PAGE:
This 2000 Bentley Arnage Red Label was the top-of-the-line, built
at a time when BMW and Volkswagen were busily picking apart
Rolls-Royce and Bentley. Fortunately, the good stuff stayed (the
twin-turbo V8) and the rest was heavily upgraded with typical
German precision. This might just be the best car Bentley ever
6000 pounds of British sedan is going to get noticed, I don't care who you are. But when it moves like a 5.0 Mustang and has the coddling luxury of a Lear jet, well, things get mighty interesting. If there's a better color for a bruiser like this, I don't know what it might be, and the artisans who painted it were obviously at the top of their game. Sure, it's 17 years old now, but the depth of the finish, the precision of the bodywork, and the hand-rubbed gloss just can't be faked, so this car still looks insanely expensive. It's gigantic, but that's kind of the point, and this black sedan will make your neighbor with his Escalade on 20s feel like Pee Wee Herman, because this is a man's car in every way. The big Bentley grille is easy to recognize and has the mesh insert that denotes the fastest models, and yes, the Red Label does mean there's a red 'B' on the nose of the car, just to let a select few know that you bought the right one.
There still nobody who can do interiors like the British and the stunning tan leather driver's compartment of this Bentley is simply stunning. The chairs coddle the passengers, the wood is real burled walnut, and there's nothing that you can touch that doesn't feel insanely expensive. Big white-faced gauges are simple and elegant, much like the Smiths dials of yore, and the controls are neatly arrayed on the center stack. The entertainment system hides out of sight in its own compartment in the center of the dash, and if you're a previous Rolls-Royce owner, you'll surely recognize some of the controls like the seat switches on the console and the eyeball vents in the dash. Everything works, which should be reassuring to anyone contemplating such a complex vehicle, and if you're lucky enough to ride in back, you'll find your own A/C controls, fold-down tables and a sinful amount of legroom. The trunk is likewise large and well-shaped, and offers access to the CD changer.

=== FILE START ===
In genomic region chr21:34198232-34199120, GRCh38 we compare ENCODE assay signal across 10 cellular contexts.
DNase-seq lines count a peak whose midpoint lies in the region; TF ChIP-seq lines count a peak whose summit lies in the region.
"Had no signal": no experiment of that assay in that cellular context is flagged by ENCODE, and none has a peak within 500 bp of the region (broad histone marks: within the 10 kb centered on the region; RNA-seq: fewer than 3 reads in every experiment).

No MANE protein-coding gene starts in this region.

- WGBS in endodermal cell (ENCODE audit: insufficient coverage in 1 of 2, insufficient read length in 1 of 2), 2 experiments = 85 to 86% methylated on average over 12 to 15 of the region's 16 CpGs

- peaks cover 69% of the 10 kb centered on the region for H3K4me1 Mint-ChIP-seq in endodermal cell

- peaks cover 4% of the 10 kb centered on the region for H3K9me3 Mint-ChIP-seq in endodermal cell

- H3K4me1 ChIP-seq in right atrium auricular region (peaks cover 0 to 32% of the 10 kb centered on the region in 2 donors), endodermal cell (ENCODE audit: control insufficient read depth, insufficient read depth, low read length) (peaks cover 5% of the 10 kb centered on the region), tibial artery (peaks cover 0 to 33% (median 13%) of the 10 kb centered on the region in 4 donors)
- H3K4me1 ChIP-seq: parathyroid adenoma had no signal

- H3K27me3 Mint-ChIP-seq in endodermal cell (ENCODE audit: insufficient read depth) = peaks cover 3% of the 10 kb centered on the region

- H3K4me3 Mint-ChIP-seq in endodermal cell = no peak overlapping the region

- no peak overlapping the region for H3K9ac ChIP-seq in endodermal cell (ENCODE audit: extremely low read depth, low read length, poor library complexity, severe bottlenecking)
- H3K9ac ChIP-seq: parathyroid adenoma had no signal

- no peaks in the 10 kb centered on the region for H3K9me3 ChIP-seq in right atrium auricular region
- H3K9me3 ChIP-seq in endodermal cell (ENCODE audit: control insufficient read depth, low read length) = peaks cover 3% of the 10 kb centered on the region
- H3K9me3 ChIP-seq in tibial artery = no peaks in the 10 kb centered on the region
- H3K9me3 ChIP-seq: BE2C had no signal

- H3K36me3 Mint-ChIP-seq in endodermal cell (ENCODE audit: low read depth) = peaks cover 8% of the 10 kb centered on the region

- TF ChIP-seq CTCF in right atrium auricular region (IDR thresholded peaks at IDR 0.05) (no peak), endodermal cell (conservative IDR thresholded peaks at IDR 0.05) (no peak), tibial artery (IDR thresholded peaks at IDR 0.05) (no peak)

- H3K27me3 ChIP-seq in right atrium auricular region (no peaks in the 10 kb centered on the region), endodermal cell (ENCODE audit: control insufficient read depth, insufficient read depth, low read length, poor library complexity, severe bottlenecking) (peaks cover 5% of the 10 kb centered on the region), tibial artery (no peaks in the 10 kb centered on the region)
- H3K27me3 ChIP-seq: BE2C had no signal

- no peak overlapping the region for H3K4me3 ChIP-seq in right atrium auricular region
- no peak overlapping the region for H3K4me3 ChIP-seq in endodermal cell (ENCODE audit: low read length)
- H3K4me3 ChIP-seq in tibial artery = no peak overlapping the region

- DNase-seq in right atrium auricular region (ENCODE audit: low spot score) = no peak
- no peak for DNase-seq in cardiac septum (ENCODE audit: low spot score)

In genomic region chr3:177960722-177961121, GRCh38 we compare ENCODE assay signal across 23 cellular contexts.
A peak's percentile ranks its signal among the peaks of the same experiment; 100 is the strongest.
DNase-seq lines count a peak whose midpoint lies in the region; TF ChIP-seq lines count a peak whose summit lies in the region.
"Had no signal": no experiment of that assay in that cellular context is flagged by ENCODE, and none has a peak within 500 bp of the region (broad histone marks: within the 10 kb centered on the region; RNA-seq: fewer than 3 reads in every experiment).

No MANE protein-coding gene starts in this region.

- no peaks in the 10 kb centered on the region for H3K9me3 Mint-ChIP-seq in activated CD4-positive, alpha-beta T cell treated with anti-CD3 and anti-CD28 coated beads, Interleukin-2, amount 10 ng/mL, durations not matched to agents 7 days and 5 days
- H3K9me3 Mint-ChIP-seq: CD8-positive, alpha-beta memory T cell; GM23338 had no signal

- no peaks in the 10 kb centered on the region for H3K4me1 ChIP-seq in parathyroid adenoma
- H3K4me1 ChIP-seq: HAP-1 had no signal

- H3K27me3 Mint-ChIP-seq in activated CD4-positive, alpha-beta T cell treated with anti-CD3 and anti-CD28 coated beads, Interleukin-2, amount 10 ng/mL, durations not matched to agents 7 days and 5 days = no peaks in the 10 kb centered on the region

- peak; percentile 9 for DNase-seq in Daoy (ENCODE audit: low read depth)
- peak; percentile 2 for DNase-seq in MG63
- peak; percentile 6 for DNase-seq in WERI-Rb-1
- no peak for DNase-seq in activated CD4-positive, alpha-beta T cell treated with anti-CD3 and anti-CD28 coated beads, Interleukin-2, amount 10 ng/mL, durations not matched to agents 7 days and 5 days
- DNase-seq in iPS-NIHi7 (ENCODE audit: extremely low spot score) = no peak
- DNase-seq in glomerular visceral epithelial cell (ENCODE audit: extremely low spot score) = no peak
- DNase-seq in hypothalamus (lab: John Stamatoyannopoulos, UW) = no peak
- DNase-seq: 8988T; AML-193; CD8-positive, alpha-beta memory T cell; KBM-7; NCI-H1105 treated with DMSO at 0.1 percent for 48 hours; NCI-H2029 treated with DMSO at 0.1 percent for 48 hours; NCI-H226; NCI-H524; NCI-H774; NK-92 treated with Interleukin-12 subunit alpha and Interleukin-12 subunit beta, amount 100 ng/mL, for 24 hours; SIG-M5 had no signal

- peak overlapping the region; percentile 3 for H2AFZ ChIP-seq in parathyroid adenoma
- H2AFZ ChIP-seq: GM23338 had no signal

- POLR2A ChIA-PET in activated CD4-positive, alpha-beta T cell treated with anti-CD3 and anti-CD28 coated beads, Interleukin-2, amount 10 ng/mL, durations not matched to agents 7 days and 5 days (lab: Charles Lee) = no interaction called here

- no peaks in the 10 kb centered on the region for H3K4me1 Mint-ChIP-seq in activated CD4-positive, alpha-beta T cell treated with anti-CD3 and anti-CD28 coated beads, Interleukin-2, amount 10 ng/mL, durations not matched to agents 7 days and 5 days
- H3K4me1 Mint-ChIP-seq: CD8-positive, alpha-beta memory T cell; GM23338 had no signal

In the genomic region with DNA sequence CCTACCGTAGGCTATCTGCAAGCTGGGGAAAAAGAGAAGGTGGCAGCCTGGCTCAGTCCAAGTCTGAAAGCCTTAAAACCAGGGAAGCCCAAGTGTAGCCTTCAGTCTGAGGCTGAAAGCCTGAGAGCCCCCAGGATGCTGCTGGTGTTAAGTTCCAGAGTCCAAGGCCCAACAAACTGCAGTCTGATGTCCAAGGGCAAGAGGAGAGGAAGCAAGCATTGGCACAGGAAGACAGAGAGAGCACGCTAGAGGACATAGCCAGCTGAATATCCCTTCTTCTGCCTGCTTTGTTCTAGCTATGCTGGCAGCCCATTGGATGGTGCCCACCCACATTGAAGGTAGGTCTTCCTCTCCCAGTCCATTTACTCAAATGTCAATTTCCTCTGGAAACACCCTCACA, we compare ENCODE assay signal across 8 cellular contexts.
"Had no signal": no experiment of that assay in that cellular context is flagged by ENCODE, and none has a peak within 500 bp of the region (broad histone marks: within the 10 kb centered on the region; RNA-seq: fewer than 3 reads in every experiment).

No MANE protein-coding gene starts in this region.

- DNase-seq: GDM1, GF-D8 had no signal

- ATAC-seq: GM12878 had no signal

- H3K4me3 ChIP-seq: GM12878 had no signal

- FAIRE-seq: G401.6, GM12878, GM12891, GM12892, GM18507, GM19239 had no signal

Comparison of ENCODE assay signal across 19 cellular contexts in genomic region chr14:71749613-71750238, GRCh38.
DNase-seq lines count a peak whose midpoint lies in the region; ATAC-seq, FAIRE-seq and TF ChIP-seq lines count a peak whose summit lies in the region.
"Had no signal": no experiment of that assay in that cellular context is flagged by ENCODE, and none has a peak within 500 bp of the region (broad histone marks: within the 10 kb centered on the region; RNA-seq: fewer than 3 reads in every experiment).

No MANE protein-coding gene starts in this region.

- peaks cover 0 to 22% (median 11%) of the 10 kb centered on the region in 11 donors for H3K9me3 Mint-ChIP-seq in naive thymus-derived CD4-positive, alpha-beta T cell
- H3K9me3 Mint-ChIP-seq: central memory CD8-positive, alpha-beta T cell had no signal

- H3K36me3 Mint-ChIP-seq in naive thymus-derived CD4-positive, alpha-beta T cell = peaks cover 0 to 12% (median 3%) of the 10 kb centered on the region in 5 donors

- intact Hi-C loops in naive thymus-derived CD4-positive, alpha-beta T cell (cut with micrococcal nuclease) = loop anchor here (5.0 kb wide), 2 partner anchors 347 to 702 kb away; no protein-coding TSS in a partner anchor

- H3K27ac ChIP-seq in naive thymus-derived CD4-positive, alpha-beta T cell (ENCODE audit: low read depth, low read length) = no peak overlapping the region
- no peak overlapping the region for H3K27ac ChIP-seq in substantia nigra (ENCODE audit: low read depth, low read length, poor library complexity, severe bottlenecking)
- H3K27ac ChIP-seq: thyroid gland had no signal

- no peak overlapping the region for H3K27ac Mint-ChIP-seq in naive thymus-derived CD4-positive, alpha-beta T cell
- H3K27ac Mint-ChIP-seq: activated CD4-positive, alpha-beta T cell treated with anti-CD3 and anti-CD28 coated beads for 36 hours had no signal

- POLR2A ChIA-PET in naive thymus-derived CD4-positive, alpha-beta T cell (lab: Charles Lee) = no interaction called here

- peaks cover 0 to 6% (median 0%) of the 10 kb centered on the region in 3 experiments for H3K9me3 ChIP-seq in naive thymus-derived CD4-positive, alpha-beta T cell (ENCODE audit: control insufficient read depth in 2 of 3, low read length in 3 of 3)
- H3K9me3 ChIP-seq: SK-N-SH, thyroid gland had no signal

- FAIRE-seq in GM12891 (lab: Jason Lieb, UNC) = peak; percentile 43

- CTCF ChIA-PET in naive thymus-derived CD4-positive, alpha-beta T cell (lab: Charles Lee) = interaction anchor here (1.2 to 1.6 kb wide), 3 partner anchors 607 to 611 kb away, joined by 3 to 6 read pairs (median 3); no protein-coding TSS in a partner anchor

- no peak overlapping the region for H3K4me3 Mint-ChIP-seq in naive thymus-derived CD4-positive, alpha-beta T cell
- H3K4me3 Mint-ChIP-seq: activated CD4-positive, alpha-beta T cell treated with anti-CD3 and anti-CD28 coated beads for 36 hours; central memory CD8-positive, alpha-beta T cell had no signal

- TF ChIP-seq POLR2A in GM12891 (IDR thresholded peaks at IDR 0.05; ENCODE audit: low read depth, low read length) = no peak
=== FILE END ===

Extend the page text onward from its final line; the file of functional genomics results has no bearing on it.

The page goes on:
This car was originally designed for a BMW V12, but the Red Label cars received Crewe's own six-and-three-quarter liter V8, augmented by a turbocharger. As Tony Gott, chief executive of Rolls-Royce in 1999 said, "You didn't really think we'd make a new car into which our own engine would not fit?" Thank you, Tony, because the engine defines this car. There's limitless torque at any speed (more than 600 pound-feet are on tap) and your mind will struggle with the concept of something this big also being this fast. The big Roller V8 has proven its durability over the years and with proper maintenance, it should run practically indefinitely, which is the Bentley way. Stay out of the throttle and it wooshes along in serene silence and never gets cranky, with the slick-shifting ZF automatic transmission always finding just the right gear. Either way, this Bentley is a visceral thrill. The suspension never puts a wheel wrong and the brakes are insanely powerful, which is a good thing considering curb weight is a bit north of 6000 pounds. 18-inch alloys are chrome plated, a little flashy maybe, but why not, and are fitted with 255/50/18 Nitto radials.
This is not a car for just anyone. Because you can afford it doesn't mean it's right for you. But if you're that rare kind of man who understands why this car is special, it will reward you like no other. Call today!